As a writer, I know you must have written something by now. Truth be told, you probably have tons of things you’ve started to write. Maybe you’ve finished them, maybe not. This week, go back and edit something you’ve written. Even if you only manage to edit one page this week, do it. Obviously I’m not talking about poetry unless you write poetry that’s epic in length like Beowolf or something.

Good luck and have fun! This is one challenge I excel at…if you consider sitting staring at my computer while drool drips down my chin excelling…

Posted in Magazines, Personal

IdeaGems Publications

My flash fiction “Ghostly Visit” will be appearing in the October 2013 issue of IdeaGems Magazine. Yay! They can’t pay for published submissions at the moment but they’re a reputable bimonthly magazine. I ran across their magazine in the book “2013 Writer’s Market” by Robert Lee Brewer some weeks back.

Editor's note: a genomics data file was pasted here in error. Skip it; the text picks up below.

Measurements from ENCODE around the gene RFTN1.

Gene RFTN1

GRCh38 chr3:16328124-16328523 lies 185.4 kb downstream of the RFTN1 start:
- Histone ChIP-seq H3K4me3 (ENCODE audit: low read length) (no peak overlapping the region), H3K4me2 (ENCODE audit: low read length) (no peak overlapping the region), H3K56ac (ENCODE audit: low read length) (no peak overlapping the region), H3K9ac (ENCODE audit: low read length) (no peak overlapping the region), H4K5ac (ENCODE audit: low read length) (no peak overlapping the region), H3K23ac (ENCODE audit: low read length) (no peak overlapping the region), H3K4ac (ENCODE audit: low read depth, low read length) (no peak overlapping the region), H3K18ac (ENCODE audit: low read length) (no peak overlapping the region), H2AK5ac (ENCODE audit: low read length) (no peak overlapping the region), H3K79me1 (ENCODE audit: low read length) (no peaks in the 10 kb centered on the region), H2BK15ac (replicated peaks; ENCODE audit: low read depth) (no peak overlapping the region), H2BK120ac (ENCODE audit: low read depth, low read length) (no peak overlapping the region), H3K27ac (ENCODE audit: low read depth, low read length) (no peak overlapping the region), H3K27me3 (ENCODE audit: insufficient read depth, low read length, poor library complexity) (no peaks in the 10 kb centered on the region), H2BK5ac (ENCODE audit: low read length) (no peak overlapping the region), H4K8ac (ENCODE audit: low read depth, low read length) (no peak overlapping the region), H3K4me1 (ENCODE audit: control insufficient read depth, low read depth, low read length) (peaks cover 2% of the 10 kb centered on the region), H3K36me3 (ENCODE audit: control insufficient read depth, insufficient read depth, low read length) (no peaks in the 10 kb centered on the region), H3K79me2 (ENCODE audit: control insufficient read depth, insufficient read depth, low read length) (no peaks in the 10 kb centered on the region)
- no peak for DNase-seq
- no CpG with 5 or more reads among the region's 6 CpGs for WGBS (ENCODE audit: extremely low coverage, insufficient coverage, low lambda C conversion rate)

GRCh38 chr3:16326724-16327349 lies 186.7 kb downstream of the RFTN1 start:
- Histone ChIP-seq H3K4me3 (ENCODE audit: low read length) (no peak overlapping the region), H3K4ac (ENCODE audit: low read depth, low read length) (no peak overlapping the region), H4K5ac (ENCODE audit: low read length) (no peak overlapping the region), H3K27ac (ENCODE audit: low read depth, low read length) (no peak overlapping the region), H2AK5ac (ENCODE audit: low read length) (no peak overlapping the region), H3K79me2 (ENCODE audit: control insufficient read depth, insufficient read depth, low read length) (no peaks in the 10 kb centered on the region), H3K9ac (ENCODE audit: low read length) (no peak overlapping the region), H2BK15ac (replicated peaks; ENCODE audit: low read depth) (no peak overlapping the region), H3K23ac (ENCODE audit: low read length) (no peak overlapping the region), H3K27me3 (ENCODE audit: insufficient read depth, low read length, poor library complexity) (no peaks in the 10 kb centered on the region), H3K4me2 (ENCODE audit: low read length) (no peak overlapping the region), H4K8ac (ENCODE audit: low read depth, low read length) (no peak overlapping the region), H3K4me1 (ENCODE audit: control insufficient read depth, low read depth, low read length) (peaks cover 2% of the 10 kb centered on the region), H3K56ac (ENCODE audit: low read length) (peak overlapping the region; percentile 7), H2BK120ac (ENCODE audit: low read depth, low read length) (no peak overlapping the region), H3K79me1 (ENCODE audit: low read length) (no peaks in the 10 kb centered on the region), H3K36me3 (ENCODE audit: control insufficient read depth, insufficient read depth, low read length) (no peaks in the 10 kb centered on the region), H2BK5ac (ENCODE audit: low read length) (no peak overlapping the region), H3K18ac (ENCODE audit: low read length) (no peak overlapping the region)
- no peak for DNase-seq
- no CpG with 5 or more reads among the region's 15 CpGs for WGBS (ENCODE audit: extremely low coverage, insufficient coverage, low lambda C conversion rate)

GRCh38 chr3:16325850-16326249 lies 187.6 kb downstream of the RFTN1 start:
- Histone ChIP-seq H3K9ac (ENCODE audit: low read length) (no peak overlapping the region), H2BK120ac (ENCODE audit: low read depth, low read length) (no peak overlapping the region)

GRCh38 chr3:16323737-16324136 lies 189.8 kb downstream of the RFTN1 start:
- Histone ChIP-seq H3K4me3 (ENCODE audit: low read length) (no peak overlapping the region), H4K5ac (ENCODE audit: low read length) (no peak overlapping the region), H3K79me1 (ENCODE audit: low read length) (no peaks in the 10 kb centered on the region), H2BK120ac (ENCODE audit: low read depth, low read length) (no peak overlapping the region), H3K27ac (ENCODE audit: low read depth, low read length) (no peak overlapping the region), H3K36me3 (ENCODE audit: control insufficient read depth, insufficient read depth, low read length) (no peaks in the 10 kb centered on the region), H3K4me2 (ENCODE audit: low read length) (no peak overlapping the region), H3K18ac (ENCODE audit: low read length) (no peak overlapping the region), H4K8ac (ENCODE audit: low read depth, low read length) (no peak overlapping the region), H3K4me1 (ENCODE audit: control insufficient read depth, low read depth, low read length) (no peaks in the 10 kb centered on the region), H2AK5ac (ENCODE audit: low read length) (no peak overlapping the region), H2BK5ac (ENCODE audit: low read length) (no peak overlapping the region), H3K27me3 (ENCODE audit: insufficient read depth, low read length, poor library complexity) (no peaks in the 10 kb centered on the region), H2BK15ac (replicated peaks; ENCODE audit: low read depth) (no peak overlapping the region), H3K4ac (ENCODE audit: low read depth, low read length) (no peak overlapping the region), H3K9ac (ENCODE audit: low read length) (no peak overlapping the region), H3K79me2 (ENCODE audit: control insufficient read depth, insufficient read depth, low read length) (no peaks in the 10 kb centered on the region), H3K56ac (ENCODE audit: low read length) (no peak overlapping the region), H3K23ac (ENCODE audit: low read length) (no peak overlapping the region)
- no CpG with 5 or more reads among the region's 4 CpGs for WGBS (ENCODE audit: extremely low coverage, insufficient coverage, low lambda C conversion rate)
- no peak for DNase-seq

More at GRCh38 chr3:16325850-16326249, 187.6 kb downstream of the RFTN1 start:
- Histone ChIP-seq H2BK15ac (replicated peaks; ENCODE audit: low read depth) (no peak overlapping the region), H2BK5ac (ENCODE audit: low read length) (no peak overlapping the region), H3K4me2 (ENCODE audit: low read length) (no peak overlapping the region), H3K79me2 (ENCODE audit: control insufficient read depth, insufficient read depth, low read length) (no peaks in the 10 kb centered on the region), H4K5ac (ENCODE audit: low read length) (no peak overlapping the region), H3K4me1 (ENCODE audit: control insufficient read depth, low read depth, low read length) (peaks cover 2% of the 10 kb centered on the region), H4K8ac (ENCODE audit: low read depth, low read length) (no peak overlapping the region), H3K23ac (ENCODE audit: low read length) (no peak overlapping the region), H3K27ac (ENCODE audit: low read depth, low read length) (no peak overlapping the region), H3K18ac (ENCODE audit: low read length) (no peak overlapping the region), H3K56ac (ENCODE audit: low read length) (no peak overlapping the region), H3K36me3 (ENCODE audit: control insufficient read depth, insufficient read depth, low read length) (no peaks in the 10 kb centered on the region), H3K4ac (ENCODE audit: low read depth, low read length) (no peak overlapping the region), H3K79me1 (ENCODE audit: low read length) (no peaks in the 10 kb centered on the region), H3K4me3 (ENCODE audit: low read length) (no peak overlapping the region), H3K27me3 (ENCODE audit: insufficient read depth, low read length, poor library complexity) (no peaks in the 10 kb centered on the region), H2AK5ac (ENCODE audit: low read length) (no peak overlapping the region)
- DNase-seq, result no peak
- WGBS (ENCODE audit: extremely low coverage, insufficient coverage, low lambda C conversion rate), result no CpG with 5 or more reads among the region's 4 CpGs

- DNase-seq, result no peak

I’m not sure what it was about my cover letter that grabbed the editor’s attention but there must’ve been something about it because, when she couldn’t open the attached file for my story, she gave me a second chance and asked me to embed it in an e-mail. I wrote the normal things you’d put in a cv – title, word count, kind of story (short, flash, horror, fantasy, etc), story description, short bio, thanks, and a personalized paragraph that says I know something of the magazine to which I’m sending my story. Cover letters are very boring but at least they’re easier than queries because I was told it’s best to be boring and stick to the basics.